To not only see the extraordinary in the couldn't-be-more-ordinary is one thing, but to bring it to life and make it sing the way Alice does is exceptional writing. There is a funny passage when the protagonist criticises Charles Bukowski's novel Women for being too unrealistic, and you could almost level the opposite criticism at Everybody Knows This Is Nowhere. It perfectly captures the realities and the restlessness of being twenty-something and lostAt times it is uncomfortable. At times it is hilarious. At times you want to grab her boyfriend by the scruff of the neck and tell him to turn his bloody Xbox off and at times you realise that you were that boyfriend that was more interested in his Xbox than anything else (No? Just me then?). This really is a brilliant read and I highly recommend it. Just don't get too hung up on the whole apocalypse thing, like I did.

Grab a copy right now from Burning Eye Books.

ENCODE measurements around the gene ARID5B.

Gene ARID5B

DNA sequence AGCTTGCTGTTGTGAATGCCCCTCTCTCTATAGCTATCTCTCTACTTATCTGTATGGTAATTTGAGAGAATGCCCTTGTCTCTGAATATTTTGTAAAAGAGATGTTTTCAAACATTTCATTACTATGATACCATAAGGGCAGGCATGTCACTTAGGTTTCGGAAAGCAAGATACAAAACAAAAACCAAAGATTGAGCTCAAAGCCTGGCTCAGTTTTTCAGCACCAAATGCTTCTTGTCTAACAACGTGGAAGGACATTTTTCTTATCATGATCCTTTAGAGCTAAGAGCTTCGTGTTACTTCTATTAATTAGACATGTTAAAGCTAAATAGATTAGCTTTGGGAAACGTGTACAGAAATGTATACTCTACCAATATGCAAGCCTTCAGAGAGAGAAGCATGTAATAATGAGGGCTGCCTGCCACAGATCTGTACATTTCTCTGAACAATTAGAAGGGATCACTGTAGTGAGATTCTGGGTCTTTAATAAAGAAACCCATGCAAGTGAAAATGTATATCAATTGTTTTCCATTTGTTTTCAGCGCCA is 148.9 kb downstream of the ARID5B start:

Monday, 15 January 2018

I READ ZINES [#16]


 A CATALOGUE OF FAILURE

I don't normally like to review zines that I appear in (I have a poem in this one), but this particular little zine is worthy of special praise. A delightful collection of literary material on the theme of failure, put together by author Alice Furse (Everybody Knows This Is Nowhere, Burning Eye Books, 2014). In her own words, from the introduction, "There is no Hallmark card that reads 'Sorry you didn't make the grade this time mate', there is no FAIL button on Instagram, there are no speeches for relationships that didn't work out". This collection is designed for the reader to take those feelings of failure, of messing up and being messed up, and help them work out how to unpackage those feelings and use them in a positive way. It is an inspiring read, I especially enjoyed strong pieces by Harry Gallon and Laura Winnick, but the closing lines by Louise Cox are perhaps most poignant, "If we didn't fail we wouldn't have cause to celebrate the successes, and the success can simply be not being crushed by our failure". Get a copy right here.